A couple of months ago, Lionel Casson died, the author of important works on ancient ships and navigation. The subject is quite important, because naval transport was (and is) cheap, and the Mediterranean world could become integrated into one Hellenistic culture and one Roman Empire because the sea was, in the summers, friendly towards sailors. The flowering of Greece and Rome was only possible because transport and the exchange of ideas was easy. No ships, no classics.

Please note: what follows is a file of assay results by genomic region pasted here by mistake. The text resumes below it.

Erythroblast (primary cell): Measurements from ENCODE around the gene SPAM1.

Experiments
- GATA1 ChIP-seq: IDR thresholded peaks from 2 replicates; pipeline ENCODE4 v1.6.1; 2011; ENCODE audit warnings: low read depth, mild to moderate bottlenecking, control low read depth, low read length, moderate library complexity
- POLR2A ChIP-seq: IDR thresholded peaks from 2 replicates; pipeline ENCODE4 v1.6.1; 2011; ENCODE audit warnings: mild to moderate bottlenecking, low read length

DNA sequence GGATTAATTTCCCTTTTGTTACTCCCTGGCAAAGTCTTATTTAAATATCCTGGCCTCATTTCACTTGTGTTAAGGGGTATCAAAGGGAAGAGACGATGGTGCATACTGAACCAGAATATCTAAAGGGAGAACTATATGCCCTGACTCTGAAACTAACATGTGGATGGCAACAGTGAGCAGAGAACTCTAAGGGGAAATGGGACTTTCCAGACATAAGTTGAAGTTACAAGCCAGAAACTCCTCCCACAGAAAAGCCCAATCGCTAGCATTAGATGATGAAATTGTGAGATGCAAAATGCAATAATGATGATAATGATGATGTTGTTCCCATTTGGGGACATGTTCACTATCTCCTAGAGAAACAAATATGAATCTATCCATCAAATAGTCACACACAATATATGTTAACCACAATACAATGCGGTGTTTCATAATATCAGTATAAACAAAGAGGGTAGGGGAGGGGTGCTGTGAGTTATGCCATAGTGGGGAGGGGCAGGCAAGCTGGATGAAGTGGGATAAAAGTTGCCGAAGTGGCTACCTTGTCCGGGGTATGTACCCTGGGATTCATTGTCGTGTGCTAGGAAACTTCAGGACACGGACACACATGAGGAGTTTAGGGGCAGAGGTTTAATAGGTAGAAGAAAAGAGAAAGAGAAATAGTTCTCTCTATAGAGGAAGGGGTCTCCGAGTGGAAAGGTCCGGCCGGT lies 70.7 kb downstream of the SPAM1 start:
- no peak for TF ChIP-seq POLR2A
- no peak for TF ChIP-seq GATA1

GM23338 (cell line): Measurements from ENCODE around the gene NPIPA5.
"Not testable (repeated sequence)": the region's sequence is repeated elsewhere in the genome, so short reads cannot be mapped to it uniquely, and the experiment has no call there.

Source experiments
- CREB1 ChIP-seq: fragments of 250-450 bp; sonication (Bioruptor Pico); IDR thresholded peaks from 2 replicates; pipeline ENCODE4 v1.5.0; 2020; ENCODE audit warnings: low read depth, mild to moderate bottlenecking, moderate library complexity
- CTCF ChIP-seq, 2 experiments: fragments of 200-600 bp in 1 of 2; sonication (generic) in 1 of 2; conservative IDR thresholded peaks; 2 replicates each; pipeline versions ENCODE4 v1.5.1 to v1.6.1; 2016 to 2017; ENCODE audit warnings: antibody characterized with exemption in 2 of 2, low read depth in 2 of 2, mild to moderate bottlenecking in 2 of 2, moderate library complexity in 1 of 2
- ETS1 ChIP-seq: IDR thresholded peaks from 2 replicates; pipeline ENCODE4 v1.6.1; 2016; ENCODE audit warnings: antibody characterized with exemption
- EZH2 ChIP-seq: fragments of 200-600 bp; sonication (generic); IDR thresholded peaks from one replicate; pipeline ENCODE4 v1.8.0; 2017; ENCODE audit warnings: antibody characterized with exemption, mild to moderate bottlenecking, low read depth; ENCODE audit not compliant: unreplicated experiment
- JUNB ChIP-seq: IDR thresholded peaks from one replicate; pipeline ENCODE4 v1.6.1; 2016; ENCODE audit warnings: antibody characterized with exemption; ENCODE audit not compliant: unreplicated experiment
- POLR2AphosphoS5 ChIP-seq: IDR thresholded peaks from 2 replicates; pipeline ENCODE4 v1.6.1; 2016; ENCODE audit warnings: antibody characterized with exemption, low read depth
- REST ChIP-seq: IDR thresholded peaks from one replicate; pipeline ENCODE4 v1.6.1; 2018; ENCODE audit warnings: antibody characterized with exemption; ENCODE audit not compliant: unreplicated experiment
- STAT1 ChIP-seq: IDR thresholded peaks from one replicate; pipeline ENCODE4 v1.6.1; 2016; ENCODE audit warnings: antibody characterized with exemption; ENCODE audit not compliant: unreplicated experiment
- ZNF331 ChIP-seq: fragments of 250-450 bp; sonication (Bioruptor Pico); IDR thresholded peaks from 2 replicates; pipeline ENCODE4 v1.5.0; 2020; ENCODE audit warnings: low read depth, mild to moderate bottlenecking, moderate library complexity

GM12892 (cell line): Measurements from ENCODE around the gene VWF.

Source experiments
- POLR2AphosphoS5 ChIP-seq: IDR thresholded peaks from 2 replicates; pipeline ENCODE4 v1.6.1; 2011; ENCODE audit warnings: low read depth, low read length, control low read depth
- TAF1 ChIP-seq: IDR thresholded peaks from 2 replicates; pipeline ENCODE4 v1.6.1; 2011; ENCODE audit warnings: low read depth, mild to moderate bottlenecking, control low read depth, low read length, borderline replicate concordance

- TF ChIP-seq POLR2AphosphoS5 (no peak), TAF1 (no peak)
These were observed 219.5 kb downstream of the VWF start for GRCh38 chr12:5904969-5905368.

Bill just made available a nice article by Casson, dealing with speed under sail. It’s from 1951, and if you like it, you may like to read Richard Duncan-Jones’ article “Communication Speed and Contact by the Sea in the Roman Empire” in Structure and Scale in the Roman Economy (1990).